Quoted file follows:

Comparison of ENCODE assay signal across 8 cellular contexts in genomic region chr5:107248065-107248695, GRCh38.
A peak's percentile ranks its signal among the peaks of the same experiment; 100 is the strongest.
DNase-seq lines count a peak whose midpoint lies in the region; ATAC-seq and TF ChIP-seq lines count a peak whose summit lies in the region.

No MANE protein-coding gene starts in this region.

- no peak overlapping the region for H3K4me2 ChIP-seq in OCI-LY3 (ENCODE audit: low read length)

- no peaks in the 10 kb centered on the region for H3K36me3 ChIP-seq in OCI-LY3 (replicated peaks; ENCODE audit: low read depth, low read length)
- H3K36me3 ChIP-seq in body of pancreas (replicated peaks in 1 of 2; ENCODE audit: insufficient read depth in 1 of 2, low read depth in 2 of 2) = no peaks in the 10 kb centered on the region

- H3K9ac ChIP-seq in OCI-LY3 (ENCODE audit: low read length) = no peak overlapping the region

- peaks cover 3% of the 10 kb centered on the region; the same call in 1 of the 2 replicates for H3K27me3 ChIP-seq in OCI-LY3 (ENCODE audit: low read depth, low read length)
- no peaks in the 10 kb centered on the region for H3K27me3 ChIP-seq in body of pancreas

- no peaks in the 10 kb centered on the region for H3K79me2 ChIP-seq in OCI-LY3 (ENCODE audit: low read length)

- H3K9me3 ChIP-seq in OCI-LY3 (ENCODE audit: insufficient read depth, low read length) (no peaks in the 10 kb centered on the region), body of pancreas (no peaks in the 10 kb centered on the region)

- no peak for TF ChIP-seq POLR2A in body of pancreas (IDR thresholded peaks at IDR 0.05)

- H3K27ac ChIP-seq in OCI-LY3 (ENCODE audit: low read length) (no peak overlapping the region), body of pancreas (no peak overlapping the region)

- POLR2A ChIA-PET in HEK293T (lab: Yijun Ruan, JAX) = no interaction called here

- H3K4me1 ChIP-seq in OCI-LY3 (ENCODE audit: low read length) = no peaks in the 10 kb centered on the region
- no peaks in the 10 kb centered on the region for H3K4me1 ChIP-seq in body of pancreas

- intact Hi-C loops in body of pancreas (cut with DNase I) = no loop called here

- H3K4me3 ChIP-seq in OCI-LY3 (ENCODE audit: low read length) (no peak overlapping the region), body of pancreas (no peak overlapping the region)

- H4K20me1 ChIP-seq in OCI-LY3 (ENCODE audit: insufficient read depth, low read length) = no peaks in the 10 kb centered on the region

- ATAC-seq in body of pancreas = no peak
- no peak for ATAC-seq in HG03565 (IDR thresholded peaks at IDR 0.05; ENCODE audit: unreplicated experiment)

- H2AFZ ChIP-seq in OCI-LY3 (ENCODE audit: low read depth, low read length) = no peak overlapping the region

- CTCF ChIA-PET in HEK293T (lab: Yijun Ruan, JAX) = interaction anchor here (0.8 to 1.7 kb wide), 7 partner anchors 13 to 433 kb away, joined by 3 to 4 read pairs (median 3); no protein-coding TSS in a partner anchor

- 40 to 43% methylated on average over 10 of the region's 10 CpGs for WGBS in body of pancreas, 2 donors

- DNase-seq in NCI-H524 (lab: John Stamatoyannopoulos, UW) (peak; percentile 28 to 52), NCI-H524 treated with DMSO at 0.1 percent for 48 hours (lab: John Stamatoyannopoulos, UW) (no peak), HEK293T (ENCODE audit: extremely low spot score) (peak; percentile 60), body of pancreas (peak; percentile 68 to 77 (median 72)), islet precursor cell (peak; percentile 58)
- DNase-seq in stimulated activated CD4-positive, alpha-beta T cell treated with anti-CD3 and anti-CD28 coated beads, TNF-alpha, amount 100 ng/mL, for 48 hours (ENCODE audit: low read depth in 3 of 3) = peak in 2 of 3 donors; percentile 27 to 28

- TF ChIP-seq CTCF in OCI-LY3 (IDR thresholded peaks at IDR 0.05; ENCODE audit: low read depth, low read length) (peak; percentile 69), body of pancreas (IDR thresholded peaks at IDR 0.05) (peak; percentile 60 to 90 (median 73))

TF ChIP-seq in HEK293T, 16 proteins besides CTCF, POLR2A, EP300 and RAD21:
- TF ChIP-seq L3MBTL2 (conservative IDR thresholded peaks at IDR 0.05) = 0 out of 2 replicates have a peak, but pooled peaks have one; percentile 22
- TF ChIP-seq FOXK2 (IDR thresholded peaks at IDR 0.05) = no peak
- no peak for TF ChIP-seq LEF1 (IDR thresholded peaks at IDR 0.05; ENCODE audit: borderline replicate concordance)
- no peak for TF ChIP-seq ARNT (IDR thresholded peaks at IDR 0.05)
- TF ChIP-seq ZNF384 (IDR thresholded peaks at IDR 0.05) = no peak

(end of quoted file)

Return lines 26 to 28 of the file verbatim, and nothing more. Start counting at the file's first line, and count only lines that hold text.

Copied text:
- DNase-seq in NCI-H524 (lab: John Stamatoyannopoulos, UW) (peak; percentile 28 to 52), NCI-H524 treated with DMSO at 0.1 percent for 48 hours (lab: John Stamatoyannopoulos, UW) (no peak), HEK293T (ENCODE audit: extremely low spot score) (peak; percentile 60), body of pancreas (peak; percentile 68 to 77 (median 72)), islet precursor cell (peak; percentile 58)
- DNase-seq in stimulated activated CD4-positive, alpha-beta T cell treated with anti-CD3 and anti-CD28 coated beads, TNF-alpha, amount 100 ng/mL, for 48 hours (ENCODE audit: low read depth in 3 of 3) = peak in 2 of 3 donors; percentile 27 to 28

- TF ChIP-seq CTCF in OCI-LY3 (IDR thresholded peaks at IDR 0.05; ENCODE audit: low read depth, low read length) (peak; percentile 69), body of pancreas (IDR thresholded peaks at IDR 0.05) (peak; percentile 60 to 90 (median 73))